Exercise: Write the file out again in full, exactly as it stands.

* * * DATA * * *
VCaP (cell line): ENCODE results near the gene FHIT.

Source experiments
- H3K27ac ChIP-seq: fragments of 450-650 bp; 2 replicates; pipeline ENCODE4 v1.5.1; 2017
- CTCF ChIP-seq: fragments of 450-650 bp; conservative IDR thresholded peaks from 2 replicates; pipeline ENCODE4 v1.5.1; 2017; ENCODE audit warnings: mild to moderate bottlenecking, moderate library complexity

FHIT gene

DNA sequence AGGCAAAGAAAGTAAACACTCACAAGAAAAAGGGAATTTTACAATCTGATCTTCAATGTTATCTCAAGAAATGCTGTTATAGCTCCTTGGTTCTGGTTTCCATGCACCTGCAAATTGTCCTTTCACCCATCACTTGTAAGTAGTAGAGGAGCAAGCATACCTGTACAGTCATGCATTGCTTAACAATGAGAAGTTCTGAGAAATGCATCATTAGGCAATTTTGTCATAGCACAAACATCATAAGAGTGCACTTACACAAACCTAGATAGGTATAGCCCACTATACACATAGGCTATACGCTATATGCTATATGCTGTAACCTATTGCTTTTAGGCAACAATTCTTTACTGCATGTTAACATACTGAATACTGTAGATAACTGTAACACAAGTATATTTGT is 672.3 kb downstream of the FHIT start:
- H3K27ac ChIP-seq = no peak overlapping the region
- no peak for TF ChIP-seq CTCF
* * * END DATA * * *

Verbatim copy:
VCaP (cell line): ENCODE results near the gene FHIT.

Source experiments
- H3K27ac ChIP-seq: fragments of 450-650 bp; 2 replicates; pipeline ENCODE4 v1.5.1; 2017
- CTCF ChIP-seq: fragments of 450-650 bp; conservative IDR thresholded peaks from 2 replicates; pipeline ENCODE4 v1.5.1; 2017; ENCODE audit warnings: mild to moderate bottlenecking, moderate library complexity

FHIT gene

DNA sequence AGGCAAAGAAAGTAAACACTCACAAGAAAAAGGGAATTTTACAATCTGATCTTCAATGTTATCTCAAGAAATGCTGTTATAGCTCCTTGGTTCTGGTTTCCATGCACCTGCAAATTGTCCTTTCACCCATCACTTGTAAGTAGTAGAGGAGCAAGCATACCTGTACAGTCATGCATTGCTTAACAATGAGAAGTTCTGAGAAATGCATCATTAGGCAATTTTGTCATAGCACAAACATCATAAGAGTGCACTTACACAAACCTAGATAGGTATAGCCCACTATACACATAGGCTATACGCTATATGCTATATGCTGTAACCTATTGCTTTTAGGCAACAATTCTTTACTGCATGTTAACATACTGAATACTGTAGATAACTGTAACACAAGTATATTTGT is 672.3 kb downstream of the FHIT start:
- H3K27ac ChIP-seq = no peak overlapping the region
- no peak for TF ChIP-seq CTCF